ePrints@IIScePrints@IISc Home | About | Browse | Latest Additions | Advanced Search | Contact | Help

Surface engineering of biodegradable implants: Emerging trends in bioactive ceramic coatings and mechanical treatments

Nilawar, S and Uddin, M and Chatterjee, K (2021) Surface engineering of biodegradable implants: Emerging trends in bioactive ceramic coatings and mechanical treatments. In: Materials Advances, 2 (24). pp. 7820-7841.

mat_adv_02-24_7820-7841_2021.pdf - Published Version

Download (6MB) | Preview
Official URL: https://doi.org/10.1039/d1ma00733e


Biodegradable polymers, metals, and ceramics have emerged as promising alternatives to prepare degradable implants in recent years, which are better alternatives to conventional non-degradable implants to treat a broad range of disorders. Surface engineering strategies are widely applied for enhancing their performance, including orthopedic, cardiovascular, and craniofacial devices, among many others. Bioactive ceramic coatings on degradable biomedical implants can enhance bio-integration and augment healing while tailoring the degradation rate of the device. Bioactive ceramics form a chemical bond with the surrounding tissue, thus helping in the integration process of the implanted polymer or metal device. Several coatings also impart antibacterial activity to minimize infections. Additionally, mechanical surface treatments have emerged as a promising route for surface engineering and have been predominantly used to modify the surface of degradable metallic implants. The mechanical treatment of the surface primarily enhances the bio-corrosion resistance of the implants without compromising biocompatibility. Surface mechanical treatments also improve the biomechanical performance of the implant through surface nanocrystallization. The present review gives an overview of bioactive ceramics commonly used as a coating material for degradable biomedical implants and the effect of bioactive ceramic coating on their biological, corrosion, and mechanical responses. This review also features state-of-the-art mechanical techniques utilized for surface modification of degradable implants. Gaps in the current technology that can be addressed in future research are identified to improve the clinical success of surface-modified degradable implants as they rapidly emerge as the next-generation devices. © The Royal Society of Chemistry.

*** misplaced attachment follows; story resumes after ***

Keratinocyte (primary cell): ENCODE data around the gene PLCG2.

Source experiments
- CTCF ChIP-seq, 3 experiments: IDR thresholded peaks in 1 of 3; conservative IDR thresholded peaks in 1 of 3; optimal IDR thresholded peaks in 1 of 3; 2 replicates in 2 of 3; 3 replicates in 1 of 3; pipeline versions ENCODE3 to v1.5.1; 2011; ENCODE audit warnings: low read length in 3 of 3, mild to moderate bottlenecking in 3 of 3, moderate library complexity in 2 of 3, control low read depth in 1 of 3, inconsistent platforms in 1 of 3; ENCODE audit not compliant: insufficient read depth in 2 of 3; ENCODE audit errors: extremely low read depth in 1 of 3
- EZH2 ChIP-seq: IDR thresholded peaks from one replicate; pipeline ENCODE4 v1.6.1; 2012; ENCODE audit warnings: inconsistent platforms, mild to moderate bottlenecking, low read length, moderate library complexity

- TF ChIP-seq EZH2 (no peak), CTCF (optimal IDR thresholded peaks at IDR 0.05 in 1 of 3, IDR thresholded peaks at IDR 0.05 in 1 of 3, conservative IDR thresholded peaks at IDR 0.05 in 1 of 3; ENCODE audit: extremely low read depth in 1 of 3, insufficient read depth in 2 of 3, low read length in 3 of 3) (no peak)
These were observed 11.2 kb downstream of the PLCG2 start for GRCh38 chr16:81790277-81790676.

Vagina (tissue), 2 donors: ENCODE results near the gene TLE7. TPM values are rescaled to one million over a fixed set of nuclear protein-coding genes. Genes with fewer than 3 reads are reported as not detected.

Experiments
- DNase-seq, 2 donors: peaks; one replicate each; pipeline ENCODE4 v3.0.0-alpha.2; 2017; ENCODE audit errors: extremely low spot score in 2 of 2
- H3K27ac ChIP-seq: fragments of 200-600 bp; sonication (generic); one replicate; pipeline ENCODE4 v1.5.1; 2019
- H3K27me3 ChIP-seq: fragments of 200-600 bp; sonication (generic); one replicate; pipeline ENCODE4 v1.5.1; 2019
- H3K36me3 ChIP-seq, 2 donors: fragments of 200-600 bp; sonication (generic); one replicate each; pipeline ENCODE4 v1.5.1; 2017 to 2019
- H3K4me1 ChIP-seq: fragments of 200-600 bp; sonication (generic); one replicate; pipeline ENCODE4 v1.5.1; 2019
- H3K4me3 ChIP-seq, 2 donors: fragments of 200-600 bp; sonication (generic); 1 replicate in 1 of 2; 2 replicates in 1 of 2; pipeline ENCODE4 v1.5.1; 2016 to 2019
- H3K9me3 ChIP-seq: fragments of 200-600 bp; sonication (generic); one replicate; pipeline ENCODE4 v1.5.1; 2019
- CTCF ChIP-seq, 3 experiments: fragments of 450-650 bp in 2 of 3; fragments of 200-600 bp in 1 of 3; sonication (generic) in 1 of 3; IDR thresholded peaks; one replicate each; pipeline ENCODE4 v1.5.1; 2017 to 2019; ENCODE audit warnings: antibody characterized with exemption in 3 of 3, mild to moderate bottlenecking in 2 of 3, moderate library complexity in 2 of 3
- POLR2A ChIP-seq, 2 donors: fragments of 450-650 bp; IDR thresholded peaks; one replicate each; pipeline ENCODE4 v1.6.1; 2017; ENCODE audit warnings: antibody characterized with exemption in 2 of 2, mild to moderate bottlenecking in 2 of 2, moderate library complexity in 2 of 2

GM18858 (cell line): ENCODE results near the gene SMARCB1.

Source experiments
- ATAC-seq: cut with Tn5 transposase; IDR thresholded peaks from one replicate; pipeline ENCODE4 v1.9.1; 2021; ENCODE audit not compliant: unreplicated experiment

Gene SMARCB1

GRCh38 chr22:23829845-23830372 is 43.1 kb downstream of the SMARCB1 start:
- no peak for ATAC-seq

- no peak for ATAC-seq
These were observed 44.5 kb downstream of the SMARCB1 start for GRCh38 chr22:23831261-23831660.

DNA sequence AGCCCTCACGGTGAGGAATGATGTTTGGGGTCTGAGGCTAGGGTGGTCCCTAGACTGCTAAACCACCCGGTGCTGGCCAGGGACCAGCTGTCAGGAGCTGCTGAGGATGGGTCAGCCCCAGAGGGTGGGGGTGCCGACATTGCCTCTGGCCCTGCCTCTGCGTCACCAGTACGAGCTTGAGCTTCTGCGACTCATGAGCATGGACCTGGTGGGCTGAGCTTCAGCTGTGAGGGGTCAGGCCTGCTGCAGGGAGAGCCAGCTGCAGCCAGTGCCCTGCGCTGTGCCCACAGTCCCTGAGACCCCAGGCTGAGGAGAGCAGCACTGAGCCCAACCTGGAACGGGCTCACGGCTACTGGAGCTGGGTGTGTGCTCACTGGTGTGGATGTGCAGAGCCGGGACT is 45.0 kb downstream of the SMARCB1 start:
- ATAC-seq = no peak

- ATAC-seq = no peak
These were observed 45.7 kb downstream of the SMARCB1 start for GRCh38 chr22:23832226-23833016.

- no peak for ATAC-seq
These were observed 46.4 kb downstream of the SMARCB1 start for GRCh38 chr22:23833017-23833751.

Item Type: Journal Article
Publication: Materials Advances
Publisher: Royal Society of Chemistry
Additional Information: The copyright for this article belongs to the Author.
Department/Centre: Division of Mechanical Sciences > Materials Engineering (formerly Metallurgy)
Date Deposited: 05 Jan 2022 06:48
Last Modified: 05 Jan 2022 06:48
URI: http://eprints.iisc.ac.in/id/eprint/70890

Actions (login required)

View Item View Item